Mischief Theatre’s slapstick play The Comedy About A Bank Robbery returns for its fourth year at the Criterion Theatre. This West-end hit is fast, hilarious and takes you on a roller coaster of emotions. It has a depth that breaks out of the mould of the comedy genre, but still holds up the comedic framework.
Photo Credit: Mischief Theatre
The play is set in the late ’50s in Minneapolis. The central plot is made clear at the start of the first act, with main character Mitch Ruscitti’s (Gareth Tempest) intention to rob Minneapolis City Bank, which houses a priceless diamond. With the assistance of Cooper, the prison security guard, (Samson Ajewole) and Ruth Monaghan, a con-woman, (Jenna Augen) the group tackles several obstacles of mistaken identities, love triangles and hidden agendas. A phrase repeated throughout the play, ‘everyone’s a crook in this town’, embodies the central idea that no one can be trusted. The play is helped along by a few short musical numbers that act as a relief from the laughter, while the funniest scenes are in the first half and act on the premise of mistaken identities. A game of charades in the middle of the play, to help decipher Ruth’s father’s background, leaves everyone clutching their stomachs from laughing, and the bit is nothing short of extraordinary.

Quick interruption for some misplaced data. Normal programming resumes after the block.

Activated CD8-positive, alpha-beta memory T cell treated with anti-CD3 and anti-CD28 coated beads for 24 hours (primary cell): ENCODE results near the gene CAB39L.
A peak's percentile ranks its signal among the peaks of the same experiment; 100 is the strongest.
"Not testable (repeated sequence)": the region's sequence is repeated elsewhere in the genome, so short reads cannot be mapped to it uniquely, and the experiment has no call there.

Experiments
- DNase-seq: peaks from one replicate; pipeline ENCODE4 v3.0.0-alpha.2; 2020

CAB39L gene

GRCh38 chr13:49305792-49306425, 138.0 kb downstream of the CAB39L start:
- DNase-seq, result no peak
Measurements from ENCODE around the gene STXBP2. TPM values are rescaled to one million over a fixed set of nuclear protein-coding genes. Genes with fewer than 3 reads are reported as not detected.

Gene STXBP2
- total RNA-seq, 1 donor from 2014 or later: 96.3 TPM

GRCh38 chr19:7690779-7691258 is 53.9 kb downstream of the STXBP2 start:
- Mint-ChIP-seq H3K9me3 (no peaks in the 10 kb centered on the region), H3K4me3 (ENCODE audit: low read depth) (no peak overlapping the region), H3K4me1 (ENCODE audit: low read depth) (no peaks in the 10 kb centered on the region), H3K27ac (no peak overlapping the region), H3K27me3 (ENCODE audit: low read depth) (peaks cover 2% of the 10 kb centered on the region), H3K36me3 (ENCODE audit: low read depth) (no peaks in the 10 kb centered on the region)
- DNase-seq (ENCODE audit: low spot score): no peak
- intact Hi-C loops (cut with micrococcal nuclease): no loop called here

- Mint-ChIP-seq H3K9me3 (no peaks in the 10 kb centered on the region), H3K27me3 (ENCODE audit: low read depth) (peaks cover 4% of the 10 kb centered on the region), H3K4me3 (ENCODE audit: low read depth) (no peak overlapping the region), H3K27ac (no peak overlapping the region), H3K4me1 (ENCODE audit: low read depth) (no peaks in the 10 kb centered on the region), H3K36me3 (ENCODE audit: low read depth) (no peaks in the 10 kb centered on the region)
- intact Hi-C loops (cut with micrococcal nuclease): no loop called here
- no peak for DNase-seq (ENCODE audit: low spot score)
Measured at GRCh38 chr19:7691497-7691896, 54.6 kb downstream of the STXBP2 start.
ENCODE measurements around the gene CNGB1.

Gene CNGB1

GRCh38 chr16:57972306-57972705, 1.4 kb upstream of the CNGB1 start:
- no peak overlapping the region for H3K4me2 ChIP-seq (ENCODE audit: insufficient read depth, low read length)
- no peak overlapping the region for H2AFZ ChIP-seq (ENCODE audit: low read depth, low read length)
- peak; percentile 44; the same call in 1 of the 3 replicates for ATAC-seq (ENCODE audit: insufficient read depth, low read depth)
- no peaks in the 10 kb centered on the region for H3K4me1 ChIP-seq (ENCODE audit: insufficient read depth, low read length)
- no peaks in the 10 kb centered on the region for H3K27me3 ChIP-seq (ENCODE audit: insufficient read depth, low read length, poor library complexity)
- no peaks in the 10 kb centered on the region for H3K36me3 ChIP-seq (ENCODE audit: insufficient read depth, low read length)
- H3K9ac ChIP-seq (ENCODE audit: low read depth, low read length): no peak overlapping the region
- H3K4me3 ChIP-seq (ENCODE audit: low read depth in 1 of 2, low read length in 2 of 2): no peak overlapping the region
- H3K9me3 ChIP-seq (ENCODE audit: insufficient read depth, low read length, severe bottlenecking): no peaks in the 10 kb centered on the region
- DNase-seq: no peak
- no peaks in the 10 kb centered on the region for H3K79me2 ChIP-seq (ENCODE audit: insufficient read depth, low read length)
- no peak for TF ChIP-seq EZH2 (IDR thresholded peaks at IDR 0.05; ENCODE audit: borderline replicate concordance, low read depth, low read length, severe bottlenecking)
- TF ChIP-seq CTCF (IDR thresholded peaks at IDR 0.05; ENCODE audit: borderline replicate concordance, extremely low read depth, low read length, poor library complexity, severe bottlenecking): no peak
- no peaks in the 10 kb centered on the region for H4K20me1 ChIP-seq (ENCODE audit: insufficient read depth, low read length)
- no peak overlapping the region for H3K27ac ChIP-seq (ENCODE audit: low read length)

The Comedy About A Bank Robbery has a myriad of characters that all possess different personalities, and one can see oneself in each of them. Several people are after the diamond, and the audience’s affiliations change as they try and figure out who to root for. However, even though there are some great jokes, the comedy does rely on being slapstick for its hilarity, meaning that the production often feels too stretched out. Furthermore, when mild sexual innuendos are mentioned, adults blush, but this leaves younger audience members slightly confused. Generally, though, the play does cater to an audience member of every age, and there is a little something for everyone to enjoy.
The set continually moves around in the play, and the shifts work perfectly between the musical intervals. There is also a fantastic perspective scene, in which actors remain vertical but are suddenly seen from above; David Farley manages to transport the audience decades into the past, from the heart of London to a small town in America. Roberto Surface ensures the actors look the part, as the costume design is easy on the eyes with its pastel pallette—the costumes and the set work beautifully and blend well together. Timing is key in comedic plays; whether physical or vocal, the direction sets the joke in motion. Mischief Theatre, with its large body of directors, have nailed comedic timing, making it appear effortless. The actors played their parts to perfection, and the main characters really stood out and were not overshadowed by the one-liners of the minor roles.
The Comedy About A Bank Robbery makes for a lovely evening, and is a play for everyone. Whether it’s a family affair or a solo one, you are guaranteed to leave with a smile on your face.
The Comedy About A Bank Robbery is running at the Criterion Theatre till the May 3rd 2020, and more information about the production can be found here.
Edited by Alexia McDonald, Digital Editor